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J Clin Invest. 1979 Mar;63(3):395-402.

Reflex inhibition of renal sympathetic nerve activity during myocardial ischemia mediated by left ventricular receptors with vagal afferents in dogs.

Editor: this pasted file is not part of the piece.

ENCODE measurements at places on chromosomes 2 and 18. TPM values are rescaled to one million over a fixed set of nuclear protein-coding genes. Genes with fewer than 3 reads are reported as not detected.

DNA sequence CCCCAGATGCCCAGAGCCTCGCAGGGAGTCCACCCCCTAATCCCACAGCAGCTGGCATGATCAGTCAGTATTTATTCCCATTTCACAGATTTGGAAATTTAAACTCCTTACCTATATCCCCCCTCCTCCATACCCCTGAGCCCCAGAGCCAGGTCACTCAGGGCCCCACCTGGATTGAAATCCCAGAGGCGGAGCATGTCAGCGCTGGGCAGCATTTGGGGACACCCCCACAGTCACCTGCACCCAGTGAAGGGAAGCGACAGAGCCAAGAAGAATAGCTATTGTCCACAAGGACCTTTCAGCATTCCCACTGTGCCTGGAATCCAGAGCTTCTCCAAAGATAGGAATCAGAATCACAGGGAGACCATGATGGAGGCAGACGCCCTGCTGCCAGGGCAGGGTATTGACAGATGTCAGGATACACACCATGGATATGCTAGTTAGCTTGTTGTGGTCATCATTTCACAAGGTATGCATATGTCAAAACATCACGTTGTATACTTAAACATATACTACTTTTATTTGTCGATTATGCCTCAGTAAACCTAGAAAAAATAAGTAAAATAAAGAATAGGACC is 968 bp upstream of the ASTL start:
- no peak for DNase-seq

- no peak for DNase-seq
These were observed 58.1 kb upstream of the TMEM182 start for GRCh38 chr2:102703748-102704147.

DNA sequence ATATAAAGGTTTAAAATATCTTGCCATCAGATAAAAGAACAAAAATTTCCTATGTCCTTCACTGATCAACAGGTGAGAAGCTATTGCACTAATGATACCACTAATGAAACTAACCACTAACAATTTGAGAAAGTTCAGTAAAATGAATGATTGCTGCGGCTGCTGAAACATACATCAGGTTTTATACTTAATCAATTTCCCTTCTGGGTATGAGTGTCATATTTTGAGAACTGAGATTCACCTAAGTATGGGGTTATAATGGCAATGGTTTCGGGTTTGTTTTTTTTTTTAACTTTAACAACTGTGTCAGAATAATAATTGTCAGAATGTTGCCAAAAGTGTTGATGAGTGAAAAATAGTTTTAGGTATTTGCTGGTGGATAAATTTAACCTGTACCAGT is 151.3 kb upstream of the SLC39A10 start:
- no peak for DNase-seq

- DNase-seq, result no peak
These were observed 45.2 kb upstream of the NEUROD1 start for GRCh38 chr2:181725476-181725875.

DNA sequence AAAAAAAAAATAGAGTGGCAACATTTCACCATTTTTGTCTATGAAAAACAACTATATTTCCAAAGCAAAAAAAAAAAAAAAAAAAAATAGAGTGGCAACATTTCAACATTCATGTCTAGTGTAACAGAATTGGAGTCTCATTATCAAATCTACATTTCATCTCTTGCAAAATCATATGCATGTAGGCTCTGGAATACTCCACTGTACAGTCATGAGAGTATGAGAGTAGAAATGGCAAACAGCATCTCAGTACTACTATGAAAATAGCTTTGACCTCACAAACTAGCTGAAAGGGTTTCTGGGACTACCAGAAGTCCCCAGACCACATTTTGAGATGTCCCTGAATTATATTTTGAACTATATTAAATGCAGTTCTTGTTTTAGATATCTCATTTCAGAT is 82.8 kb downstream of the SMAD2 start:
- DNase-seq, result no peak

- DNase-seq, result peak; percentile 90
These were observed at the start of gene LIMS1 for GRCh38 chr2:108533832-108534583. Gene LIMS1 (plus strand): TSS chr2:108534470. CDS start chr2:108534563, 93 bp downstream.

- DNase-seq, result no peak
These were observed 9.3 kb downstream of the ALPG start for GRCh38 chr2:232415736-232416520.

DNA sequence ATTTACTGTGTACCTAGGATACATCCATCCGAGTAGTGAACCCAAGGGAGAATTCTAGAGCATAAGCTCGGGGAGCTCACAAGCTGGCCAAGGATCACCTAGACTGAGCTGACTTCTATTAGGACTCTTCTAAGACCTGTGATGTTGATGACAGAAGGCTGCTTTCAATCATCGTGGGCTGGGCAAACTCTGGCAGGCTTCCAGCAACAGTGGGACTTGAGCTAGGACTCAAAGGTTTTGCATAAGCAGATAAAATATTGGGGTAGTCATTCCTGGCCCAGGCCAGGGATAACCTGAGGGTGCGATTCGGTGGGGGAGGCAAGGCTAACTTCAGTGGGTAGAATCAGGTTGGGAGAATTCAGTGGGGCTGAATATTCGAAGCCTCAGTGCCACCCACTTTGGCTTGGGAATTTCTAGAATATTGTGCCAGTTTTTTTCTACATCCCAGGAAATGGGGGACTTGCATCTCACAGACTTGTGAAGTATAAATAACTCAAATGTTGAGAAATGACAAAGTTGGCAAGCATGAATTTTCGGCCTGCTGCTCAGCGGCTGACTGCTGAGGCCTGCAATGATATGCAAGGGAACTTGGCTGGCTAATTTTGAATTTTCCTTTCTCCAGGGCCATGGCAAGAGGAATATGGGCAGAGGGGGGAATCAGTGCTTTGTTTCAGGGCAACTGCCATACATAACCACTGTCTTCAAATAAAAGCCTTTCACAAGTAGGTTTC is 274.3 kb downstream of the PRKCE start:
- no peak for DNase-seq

The major goal of this investigation was to determine if activation of cardiac receptors during coronary artery occlusion could inhibit efferent renal sympathetic nerve activity. In nine chloralose anesthetized dogs with only carotid (n = 3) or with sinoaortic (n = 6) baroreceptors operative, anterior descending coronary artery (LAD) occlusion resulted in a small decrease in mean arterial pressure (-9.8+/-5.1 mm Hg, NS) and in a significant (P < 0.05) increase in renal nerve activity (24.0+/-4.1%). In these dogs, circumflex coronary artery (Cx) occlusion resulted in greater hypotension (-18.4+/-4.0 mm Hg), and yet no change (1.1+/-9%) in renal nerve activity was noted. Changes in left atrial pressure during LAD and Cx occlusion were not different. In seven dogs with carotid sinus denervation, coronary occlusions resulted in decreases both in arterial pressure and in renal nerve activity which were consistently greater during Cx occlusion. The responses to coronary occlusion in six dogs after sinoaortic deafferentation were similar to those observed with only carotid sinuses denervated. In all experiments, vagotomy abolished the difference in the blood pressure responses and the decreases in renal sympathetic nerve activity during Cx occlusion. Vagotomy also abolished the decrease in nerve activity during LAD occlusion in dogs with carotid or sinoaortic denervation. These data show that Cx occlusion and, to a lesser degree, LAD occlusion resulted in reflex withdrawal of renal sympathetic nerve activity mediated by left ventricular receptors with vagal afferents. The reflex withdrawal of renal nerve activity during Cx occlusion occurred in spite of hypotension and the presence of functioning sinoaortic baroreceptors.

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